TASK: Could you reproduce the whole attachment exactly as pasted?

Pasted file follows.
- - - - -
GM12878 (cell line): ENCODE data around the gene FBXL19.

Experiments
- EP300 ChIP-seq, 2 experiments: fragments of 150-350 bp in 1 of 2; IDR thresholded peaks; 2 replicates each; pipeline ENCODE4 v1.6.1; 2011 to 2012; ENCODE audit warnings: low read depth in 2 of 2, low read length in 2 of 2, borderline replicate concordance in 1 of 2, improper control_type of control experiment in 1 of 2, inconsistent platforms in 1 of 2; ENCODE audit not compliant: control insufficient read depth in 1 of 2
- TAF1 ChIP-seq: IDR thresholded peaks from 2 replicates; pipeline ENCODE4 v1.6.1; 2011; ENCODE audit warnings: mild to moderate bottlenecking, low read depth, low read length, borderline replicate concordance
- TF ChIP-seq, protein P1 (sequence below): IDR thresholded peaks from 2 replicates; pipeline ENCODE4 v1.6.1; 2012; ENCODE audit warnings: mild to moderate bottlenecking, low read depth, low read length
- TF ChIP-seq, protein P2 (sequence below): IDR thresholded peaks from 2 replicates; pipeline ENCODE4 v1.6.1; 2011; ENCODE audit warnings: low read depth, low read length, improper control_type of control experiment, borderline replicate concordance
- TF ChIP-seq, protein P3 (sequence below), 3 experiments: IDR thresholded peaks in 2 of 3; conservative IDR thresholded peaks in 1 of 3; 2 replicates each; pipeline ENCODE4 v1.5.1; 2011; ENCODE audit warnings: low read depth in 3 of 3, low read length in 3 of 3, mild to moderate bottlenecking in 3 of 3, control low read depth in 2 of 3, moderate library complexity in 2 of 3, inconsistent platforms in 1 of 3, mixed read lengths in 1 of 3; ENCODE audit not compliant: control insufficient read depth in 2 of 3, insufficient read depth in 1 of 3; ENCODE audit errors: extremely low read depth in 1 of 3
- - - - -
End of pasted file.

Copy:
GM12878 (cell line): ENCODE data around the gene FBXL19.

Experiments
- EP300 ChIP-seq, 2 experiments: fragments of 150-350 bp in 1 of 2; IDR thresholded peaks; 2 replicates each; pipeline ENCODE4 v1.6.1; 2011 to 2012; ENCODE audit warnings: low read depth in 2 of 2, low read length in 2 of 2, borderline replicate concordance in 1 of 2, improper control_type of control experiment in 1 of 2, inconsistent platforms in 1 of 2; ENCODE audit not compliant: control insufficient read depth in 1 of 2
- TAF1 ChIP-seq: IDR thresholded peaks from 2 replicates; pipeline ENCODE4 v1.6.1; 2011; ENCODE audit warnings: mild to moderate bottlenecking, low read depth, low read length, borderline replicate concordance
- TF ChIP-seq, protein P1 (sequence below): IDR thresholded peaks from 2 replicates; pipeline ENCODE4 v1.6.1; 2012; ENCODE audit warnings: mild to moderate bottlenecking, low read depth, low read length
- TF ChIP-seq, protein P2 (sequence below): IDR thresholded peaks from 2 replicates; pipeline ENCODE4 v1.6.1; 2011; ENCODE audit warnings: low read depth, low read length, improper control_type of control experiment, borderline replicate concordance
- TF ChIP-seq, protein P3 (sequence below), 3 experiments: IDR thresholded peaks in 2 of 3; conservative IDR thresholded peaks in 1 of 3; 2 replicates each; pipeline ENCODE4 v1.5.1; 2011; ENCODE audit warnings: low read depth in 3 of 3, low read length in 3 of 3, mild to moderate bottlenecking in 3 of 3, control low read depth in 2 of 3, moderate library complexity in 2 of 3, inconsistent platforms in 1 of 3, mixed read lengths in 1 of 3; ENCODE audit not compliant: control insufficient read depth in 2 of 3, insufficient read depth in 1 of 3; ENCODE audit errors: extremely low read depth in 1 of 3